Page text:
IMPLEMENTING A COMPLEMENTARILY METHODOLOGY IN SOCIAL SCIENCES RESEARCH
The need to move toward research designs with a methodological approach that offers an optimal integration of the various analytic techniques used in the field of Social Sciences has been referred to as the ‘third methodological movement’ (Tashakkori & Teddlie, 2003). The characteristics of this new model of analysis go beyond the traditional methodological approaches, whether quantitative (Ayer, 1959; Maxwell & Delaney, 2004; Popper, 1959; Schrag, 1992) or qualitative (Campbell & Stanley, 1963; Lincoln & Guba, 2000).
Despite the enormous potential of these designs in themselves the English-speaking world has recently seen an increase in the number of studies which have made use of new research designs, commonly referred to as multimethod or mixed methods. These designs offer a new view of methodological integration and combine both quantitative and qualitative techniques (Brewer & Hunter, 2006).
The broad field of Social Sciences has provided extensive material for research from a wide range of methodological approaches. Noteworthy among these are the methodologies based on instrumental techniques derived from disciplines such as biomechanics in sport disciplines, as well as those built upon methodology of observational analysis.
Furthermore, the advances made within this specialist area in recent years have seen it become an extremely useful tool in the research process.
As regards research designs based on techniques of observational analysis, these have enabled the development of ad hoc instruments that are specific to each design, and have also led to the automatization of recordings and the creation of specialised software based on algorithms that allow investigators to conduct sequential and concurrent analyses of both quantitative and qualitative data. These methodological approaches are becoming increasingly popular due to the need to work with habitual behaviour in naturalistic contexts. In adopting a perspective based on mixed methods we aim to increase the robustness of our research line by creating a link between these two types of approach.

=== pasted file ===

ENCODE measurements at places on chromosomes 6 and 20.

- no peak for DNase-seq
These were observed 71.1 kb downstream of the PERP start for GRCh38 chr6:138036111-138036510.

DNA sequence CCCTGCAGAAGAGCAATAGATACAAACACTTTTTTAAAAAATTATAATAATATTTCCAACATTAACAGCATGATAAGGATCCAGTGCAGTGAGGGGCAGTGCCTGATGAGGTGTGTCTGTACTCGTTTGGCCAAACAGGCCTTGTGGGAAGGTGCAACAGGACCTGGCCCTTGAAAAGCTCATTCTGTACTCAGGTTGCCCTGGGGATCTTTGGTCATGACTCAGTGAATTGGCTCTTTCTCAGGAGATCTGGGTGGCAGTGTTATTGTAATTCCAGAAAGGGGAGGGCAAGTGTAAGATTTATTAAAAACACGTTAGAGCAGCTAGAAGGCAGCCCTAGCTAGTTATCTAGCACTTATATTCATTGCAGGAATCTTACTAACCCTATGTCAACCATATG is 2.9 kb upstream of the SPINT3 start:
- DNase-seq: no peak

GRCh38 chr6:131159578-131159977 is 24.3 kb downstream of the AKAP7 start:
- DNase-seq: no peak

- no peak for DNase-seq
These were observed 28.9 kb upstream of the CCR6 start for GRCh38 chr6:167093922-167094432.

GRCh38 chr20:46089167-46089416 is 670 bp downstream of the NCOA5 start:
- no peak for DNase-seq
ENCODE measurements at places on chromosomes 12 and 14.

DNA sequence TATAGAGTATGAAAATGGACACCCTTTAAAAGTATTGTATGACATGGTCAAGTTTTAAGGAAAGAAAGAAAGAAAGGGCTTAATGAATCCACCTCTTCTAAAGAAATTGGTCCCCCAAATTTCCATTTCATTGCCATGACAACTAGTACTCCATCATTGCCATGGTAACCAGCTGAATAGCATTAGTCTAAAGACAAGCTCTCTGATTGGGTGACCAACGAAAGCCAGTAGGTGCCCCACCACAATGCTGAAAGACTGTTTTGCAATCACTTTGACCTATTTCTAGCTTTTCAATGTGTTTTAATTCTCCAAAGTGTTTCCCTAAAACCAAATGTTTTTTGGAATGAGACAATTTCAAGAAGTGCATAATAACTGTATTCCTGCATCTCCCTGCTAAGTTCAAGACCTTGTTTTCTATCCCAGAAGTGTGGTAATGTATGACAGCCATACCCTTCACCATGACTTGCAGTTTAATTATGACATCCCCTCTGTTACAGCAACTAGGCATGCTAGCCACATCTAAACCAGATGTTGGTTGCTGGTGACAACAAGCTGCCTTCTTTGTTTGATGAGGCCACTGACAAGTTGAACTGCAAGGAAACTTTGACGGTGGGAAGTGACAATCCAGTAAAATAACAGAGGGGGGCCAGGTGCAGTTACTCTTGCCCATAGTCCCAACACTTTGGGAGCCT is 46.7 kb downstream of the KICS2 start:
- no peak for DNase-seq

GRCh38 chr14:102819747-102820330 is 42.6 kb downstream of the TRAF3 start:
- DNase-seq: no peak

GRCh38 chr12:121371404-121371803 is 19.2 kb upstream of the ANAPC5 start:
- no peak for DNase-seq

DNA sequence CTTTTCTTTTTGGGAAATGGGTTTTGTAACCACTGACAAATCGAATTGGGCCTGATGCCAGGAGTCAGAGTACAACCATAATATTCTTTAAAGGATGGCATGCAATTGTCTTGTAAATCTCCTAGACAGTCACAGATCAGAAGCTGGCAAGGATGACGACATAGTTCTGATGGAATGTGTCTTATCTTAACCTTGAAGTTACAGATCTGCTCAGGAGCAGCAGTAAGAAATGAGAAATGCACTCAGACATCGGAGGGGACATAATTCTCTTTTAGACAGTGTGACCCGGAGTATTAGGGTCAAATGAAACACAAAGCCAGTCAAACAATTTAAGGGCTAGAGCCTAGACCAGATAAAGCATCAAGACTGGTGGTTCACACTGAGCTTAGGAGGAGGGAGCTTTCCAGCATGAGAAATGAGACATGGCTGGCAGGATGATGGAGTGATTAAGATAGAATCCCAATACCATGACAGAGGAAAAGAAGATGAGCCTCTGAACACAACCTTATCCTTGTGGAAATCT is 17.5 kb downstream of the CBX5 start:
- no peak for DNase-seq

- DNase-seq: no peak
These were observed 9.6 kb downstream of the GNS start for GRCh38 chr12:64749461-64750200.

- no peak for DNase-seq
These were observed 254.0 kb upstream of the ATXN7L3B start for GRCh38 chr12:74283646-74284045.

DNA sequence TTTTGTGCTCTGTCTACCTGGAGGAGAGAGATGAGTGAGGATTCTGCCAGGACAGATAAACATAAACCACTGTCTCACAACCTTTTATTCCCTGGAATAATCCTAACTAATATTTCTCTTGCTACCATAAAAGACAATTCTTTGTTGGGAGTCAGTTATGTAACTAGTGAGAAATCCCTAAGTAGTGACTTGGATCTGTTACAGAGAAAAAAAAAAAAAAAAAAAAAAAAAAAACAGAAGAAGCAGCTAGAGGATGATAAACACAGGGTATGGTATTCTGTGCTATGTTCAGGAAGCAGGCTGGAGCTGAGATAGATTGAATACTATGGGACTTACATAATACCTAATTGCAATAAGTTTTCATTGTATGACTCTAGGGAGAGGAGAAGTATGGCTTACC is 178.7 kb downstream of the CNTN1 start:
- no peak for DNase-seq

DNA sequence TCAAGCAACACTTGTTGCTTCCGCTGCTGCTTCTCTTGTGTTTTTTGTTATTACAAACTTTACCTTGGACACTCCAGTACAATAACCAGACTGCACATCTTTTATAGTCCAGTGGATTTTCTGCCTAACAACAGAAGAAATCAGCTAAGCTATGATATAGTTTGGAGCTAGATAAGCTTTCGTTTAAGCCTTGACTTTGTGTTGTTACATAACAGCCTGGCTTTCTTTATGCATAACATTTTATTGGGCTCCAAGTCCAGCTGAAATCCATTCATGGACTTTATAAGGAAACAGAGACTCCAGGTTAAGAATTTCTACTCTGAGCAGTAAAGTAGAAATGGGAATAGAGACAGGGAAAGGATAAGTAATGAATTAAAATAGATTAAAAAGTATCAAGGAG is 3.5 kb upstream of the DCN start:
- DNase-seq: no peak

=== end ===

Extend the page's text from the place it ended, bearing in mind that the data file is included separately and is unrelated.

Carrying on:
The possibility of integrating both methodological approaches would enable us to offer a new view and analysis In the Social Sciences in two respects: (1) optimising the dynamics and strategies of play and aspects of decision-making in sport, etc. thanks to the triangulation and complementarity of data, not only in terms of their nature (i.e. quantitative or qualitative) but also with respect to the concurrence and sequential nature of events and states; and (2) analysing the efficacy and quality of morphokinesic patterns (motor skills, technical abilities, specialised gestures) in the specific areas of Social Sciences.
In this paper we offer you a taxonomy of mixed designs in this framework of methodological complementarily in Social Sciences (in special, in Psychology).